One of my great joys is following the careers of industry professionals who have taken my training courses. We keep in touch now and then. I heard from Larry the other day. He took one of my training courses years ago and is now an exec of one of the larger CDCs. Once in a while he asks for my advice on deal structuring. He touched base the other day:
LARRY: Richard, you know that my CDC makes dozens of 504 loans every year. But now we have a customer looking to buy out his partner’s share of their business. We have never done a 504 for a partner buyout. I found the place in the SOP (50 10 5 (K) Subpart C IV K pg.322) and I understand it. But I’m clueless about structuring the financing. Can you help me out here?
ME: Great to hear from you! I’m very proud of your success since our training course. Partner buyouts can be touchy. Business partnerships end for many reasons, but we all agree that the end goal is a satisfactory solution for the departing partner, the one continuing with the business – and the lender. One of our goals at JRB is to increase the capacity of SBA lenders, big or small. Of course I’ll help you out. Tell me about the deal.
LARRY: Okay. The Buyout Agreement is for $12 million – $3 million for the “enterprise value” and $9 million for real estate. But it also says that the lien on the real estate for $7 million must be paid off so that the departing partner will no longer be liable.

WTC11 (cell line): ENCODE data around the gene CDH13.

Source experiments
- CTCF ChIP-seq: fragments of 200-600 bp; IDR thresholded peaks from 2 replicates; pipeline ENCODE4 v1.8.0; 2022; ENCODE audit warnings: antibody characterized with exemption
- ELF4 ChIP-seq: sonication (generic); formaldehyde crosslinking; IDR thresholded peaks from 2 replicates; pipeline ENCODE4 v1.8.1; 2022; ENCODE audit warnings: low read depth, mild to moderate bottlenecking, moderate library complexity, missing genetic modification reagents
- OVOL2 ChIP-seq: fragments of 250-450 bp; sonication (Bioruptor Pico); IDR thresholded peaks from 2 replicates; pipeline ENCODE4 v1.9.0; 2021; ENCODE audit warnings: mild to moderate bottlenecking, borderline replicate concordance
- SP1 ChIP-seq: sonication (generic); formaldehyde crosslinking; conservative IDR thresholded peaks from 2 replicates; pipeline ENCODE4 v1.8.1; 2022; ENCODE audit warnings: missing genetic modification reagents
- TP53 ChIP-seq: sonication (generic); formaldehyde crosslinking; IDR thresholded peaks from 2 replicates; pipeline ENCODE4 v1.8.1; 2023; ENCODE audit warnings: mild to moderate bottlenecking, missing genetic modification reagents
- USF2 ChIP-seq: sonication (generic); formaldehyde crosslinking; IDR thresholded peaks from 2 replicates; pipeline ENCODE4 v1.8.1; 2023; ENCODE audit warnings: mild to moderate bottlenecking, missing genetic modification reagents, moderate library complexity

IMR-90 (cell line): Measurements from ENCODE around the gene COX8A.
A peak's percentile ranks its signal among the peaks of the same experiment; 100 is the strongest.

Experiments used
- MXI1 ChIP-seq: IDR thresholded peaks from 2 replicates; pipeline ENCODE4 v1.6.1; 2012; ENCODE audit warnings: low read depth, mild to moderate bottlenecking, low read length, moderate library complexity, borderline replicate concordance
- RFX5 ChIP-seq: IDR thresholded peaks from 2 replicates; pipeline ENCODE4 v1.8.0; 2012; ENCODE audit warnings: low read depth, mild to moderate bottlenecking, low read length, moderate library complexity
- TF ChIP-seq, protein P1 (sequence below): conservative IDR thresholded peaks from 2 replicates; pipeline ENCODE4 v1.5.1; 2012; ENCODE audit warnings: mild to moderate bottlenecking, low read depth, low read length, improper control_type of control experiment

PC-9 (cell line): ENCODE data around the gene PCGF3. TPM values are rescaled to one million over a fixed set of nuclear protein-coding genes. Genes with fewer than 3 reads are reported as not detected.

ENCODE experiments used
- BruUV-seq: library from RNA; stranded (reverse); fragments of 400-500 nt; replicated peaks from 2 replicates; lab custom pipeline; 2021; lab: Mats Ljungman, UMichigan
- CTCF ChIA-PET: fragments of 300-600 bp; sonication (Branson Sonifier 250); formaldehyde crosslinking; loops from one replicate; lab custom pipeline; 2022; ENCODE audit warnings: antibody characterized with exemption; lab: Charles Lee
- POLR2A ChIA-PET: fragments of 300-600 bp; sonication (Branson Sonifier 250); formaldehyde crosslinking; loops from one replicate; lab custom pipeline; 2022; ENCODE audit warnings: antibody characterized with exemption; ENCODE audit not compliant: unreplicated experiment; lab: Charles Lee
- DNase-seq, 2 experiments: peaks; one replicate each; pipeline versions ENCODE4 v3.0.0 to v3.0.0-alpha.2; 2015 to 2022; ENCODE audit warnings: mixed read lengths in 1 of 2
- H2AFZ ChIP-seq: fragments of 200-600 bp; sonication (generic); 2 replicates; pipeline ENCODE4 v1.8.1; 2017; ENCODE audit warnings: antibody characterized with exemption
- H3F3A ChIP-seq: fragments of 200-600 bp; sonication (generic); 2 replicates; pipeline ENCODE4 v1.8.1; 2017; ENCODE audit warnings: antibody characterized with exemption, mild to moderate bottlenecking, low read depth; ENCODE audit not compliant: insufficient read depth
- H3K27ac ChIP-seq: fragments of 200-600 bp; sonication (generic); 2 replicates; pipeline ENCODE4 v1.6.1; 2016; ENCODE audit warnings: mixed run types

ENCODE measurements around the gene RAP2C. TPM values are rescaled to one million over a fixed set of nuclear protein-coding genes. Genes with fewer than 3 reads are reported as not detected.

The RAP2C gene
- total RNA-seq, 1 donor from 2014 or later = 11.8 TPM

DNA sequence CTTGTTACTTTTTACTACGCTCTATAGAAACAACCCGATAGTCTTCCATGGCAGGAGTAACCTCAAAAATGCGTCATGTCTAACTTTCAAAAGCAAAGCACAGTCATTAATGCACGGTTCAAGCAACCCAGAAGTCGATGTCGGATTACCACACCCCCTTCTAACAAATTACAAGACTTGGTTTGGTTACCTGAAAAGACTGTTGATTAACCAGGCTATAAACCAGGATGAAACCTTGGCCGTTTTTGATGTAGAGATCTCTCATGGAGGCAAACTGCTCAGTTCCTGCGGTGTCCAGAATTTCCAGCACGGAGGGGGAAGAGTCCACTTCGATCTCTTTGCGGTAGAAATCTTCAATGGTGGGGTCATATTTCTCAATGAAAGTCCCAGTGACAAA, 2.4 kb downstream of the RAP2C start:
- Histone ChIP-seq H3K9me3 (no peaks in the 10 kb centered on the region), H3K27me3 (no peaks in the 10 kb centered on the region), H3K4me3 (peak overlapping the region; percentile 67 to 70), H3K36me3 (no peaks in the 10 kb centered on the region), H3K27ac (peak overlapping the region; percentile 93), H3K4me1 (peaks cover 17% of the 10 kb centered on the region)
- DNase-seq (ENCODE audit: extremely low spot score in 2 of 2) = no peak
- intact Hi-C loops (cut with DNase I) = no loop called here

ME: Ah, you remembered Lesson 1 of Day 1: Define Your Project. As you know, the purchase of blue-sky, goodwill, enterprise value, whatever you call it is not an eligible part of a buyout. The $3 million being paid for must be financed outside the buyout. Your eligible project is the real estate purchase: $9 million.
LARRY: Wait, I have to refi the $7 million. Don’t I have just a refi?
ME: Not at all. Let’s assume that you have a deal where the real estate is being sold by an unrelated person who owed $7 million against it. Sure, you would have to pay it off with a new loan. But that’s not a refi. Same with your project. It is the purchase of real estate for $9 million. No refi involved.
LARRY: So the project cost is $9 million, and he’s already got $3 million equity in the real estate. So the financing is $6 million. Thanks, man! I can take it from there. Have a nice day.
ME: No. Wait, wait, Larry. Not so fast! The buyer doesn’t have $3 million equity. The seller has half of that and we need to buy out his equity as well. He’s not giving it up for nothing. The buyer has only $1.5 million equity and so does the seller. You must pay the seller for his $1.5 million of equity.
LARRY: Now I’m confused.
ME: Lesson 2, Day 1. Now that you defined the project, you can structure the financing. You’re purchasing the real estate for $9 million. As you know, you cannot reimburse for equity. The buyer has $1.5 million of equity so that is his equity contribution.
LARRY: Hey, okay! I get the structure now. $9 million project cost. $1.5 million in equity. Our CDC can finance 40% of project for $3.6 million. The TPL does the rest for $3.9 million
ME: Yep. You got it. I knew you’d catch on. You were a great student. And you still are!
LARRY: Wow! Learn something new every day!
Let’s hear it for Continuing Education! At JRB, we’re all for it.
Senior Associate, CDC/504 Programs